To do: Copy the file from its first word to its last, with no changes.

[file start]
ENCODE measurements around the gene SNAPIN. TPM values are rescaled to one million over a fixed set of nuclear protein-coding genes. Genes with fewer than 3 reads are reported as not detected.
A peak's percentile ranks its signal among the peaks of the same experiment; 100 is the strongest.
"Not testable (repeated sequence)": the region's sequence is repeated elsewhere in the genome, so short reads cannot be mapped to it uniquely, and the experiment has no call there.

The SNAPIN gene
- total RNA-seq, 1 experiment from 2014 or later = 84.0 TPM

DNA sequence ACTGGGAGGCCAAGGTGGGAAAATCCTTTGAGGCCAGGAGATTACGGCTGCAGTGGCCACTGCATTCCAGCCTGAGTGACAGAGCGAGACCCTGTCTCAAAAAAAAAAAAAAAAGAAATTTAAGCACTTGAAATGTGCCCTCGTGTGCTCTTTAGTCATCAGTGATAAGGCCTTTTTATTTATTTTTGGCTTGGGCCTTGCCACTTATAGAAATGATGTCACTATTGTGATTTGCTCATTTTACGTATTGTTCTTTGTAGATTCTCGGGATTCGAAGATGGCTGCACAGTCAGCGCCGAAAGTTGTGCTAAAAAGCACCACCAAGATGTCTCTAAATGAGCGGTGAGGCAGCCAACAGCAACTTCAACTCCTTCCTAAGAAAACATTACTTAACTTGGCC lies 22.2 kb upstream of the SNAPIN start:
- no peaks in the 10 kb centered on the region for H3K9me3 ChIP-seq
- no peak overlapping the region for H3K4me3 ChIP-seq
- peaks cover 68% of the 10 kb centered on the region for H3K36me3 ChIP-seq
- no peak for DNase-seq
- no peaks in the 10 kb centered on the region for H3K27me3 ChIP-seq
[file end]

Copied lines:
ENCODE measurements around the gene SNAPIN. TPM values are rescaled to one million over a fixed set of nuclear protein-coding genes. Genes with fewer than 3 reads are reported as not detected.
A peak's percentile ranks its signal among the peaks of the same experiment; 100 is the strongest.
"Not testable (repeated sequence)": the region's sequence is repeated elsewhere in the genome, so short reads cannot be mapped to it uniquely, and the experiment has no call there.

The SNAPIN gene
- total RNA-seq, 1 experiment from 2014 or later = 84.0 TPM

DNA sequence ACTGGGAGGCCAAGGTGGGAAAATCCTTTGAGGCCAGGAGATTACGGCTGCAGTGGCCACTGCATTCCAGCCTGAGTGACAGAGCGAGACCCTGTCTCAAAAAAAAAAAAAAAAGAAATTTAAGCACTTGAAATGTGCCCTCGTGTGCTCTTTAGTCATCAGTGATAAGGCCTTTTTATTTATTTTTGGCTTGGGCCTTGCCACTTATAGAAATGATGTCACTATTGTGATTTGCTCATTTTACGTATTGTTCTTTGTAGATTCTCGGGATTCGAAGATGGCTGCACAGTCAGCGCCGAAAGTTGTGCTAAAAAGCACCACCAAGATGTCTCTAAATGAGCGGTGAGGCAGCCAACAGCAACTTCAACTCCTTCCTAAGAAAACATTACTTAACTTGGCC lies 22.2 kb upstream of the SNAPIN start:
- no peaks in the 10 kb centered on the region for H3K9me3 ChIP-seq
- no peak overlapping the region for H3K4me3 ChIP-seq
- peaks cover 68% of the 10 kb centered on the region for H3K36me3 ChIP-seq
- no peak for DNase-seq
- no peaks in the 10 kb centered on the region for H3K27me3 ChIP-seq